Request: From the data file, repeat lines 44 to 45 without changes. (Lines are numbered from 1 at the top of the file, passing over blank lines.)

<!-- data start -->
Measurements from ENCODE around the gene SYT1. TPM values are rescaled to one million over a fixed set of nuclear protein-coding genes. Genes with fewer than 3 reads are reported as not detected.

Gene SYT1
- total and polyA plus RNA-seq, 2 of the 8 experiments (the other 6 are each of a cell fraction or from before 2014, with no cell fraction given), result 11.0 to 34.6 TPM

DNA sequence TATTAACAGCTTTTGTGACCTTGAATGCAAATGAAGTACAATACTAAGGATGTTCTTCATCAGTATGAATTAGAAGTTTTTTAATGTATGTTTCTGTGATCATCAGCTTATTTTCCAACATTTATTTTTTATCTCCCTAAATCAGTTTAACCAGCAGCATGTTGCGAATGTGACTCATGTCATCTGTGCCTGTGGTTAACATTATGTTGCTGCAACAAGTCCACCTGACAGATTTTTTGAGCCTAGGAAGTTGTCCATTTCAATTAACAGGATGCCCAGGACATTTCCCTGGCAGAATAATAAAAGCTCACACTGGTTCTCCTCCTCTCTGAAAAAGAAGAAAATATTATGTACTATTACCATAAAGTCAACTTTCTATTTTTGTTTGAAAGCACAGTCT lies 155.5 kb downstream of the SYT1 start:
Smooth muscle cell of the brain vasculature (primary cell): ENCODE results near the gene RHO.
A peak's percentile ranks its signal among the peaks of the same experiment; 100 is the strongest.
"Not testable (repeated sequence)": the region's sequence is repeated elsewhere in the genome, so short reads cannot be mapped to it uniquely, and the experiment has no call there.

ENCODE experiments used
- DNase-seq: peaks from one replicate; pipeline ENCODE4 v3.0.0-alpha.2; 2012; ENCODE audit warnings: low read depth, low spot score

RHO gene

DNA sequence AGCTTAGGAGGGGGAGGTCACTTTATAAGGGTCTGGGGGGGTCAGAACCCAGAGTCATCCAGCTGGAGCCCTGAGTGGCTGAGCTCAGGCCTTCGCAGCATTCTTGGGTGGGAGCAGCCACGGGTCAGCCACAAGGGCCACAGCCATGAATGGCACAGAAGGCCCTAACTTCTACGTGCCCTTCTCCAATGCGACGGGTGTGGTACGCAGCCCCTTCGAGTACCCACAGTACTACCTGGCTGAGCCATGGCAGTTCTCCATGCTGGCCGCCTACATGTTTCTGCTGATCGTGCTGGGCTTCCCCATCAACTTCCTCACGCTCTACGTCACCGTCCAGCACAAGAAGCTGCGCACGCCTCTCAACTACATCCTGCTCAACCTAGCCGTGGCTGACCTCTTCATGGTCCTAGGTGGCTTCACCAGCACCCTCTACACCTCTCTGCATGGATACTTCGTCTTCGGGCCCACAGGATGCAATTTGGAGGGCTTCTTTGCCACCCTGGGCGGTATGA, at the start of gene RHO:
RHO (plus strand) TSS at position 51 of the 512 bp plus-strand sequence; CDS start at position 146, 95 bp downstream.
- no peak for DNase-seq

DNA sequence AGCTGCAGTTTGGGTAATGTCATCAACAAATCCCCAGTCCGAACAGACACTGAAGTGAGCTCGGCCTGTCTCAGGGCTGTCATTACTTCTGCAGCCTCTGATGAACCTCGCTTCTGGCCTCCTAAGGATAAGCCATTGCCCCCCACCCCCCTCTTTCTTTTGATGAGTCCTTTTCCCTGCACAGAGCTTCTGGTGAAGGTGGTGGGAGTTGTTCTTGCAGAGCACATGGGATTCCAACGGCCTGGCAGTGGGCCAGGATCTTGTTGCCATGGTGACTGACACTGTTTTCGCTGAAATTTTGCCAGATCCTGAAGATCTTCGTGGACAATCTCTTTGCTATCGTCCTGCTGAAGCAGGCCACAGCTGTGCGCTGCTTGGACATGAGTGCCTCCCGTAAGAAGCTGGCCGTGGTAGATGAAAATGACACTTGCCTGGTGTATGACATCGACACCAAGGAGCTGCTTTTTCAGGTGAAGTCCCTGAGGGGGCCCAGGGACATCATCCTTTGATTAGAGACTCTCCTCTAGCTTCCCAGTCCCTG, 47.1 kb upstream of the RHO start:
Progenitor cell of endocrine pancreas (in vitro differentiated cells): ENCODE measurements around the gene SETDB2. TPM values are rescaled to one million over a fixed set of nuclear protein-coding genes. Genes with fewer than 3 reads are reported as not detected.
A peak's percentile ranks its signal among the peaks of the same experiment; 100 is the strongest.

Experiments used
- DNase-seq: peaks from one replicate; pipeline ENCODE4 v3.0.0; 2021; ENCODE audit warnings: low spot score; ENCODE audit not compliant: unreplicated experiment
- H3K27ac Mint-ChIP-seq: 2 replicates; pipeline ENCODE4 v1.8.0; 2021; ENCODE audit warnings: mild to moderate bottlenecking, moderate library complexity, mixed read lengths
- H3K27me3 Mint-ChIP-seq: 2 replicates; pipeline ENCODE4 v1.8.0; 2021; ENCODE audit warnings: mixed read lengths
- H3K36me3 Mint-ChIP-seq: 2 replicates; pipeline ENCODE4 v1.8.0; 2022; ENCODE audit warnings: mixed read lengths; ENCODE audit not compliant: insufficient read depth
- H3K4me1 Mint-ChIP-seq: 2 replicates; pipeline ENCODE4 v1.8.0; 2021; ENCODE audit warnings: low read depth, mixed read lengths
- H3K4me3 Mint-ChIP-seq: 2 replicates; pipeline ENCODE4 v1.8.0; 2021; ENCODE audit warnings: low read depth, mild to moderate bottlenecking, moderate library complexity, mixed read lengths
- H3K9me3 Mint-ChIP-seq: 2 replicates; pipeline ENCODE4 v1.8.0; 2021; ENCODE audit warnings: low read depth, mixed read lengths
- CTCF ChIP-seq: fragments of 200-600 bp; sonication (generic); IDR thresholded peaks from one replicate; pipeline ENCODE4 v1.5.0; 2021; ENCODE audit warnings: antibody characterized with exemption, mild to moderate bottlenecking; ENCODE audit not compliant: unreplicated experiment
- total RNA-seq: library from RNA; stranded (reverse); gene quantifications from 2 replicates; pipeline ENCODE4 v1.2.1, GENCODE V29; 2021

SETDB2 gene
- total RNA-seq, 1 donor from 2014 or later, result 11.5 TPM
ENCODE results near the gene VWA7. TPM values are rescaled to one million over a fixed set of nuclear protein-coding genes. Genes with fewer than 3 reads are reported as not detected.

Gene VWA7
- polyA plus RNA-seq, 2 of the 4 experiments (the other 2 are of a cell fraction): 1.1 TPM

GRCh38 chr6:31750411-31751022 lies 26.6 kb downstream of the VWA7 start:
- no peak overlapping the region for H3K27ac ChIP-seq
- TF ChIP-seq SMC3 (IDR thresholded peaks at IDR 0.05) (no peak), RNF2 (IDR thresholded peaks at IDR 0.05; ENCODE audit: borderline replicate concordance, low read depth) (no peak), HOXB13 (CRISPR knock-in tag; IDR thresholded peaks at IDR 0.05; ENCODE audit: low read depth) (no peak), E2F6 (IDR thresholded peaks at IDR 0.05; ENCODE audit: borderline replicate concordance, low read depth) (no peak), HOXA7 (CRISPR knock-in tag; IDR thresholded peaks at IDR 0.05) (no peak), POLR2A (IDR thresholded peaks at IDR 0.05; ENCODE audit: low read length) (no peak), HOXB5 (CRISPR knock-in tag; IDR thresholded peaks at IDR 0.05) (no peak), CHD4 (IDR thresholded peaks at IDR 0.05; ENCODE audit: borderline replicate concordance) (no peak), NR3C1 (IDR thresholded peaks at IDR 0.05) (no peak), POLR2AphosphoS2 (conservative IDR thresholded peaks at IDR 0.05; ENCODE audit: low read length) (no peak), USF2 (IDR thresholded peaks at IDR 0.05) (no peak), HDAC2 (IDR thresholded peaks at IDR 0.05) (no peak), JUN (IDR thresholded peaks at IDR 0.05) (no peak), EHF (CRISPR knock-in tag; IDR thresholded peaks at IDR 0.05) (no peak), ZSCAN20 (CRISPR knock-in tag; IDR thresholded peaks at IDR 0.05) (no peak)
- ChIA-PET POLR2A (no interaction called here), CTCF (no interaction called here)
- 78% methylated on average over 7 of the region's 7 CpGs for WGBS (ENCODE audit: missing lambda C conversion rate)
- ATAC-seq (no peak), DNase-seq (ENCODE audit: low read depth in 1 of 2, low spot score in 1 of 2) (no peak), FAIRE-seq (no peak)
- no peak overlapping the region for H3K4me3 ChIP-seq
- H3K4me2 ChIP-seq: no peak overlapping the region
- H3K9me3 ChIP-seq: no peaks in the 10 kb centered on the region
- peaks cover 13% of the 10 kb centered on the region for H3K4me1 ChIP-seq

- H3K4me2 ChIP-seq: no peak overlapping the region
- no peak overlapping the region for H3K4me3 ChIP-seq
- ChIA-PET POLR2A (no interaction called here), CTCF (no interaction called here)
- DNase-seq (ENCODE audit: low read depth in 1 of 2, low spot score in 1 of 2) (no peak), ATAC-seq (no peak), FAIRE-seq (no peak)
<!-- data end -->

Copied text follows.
- ChIA-PET POLR2A (no interaction called here), CTCF (no interaction called here)
- DNase-seq (ENCODE audit: low read depth in 1 of 2, low spot score in 1 of 2) (no peak), ATAC-seq (no peak), FAIRE-seq (no peak)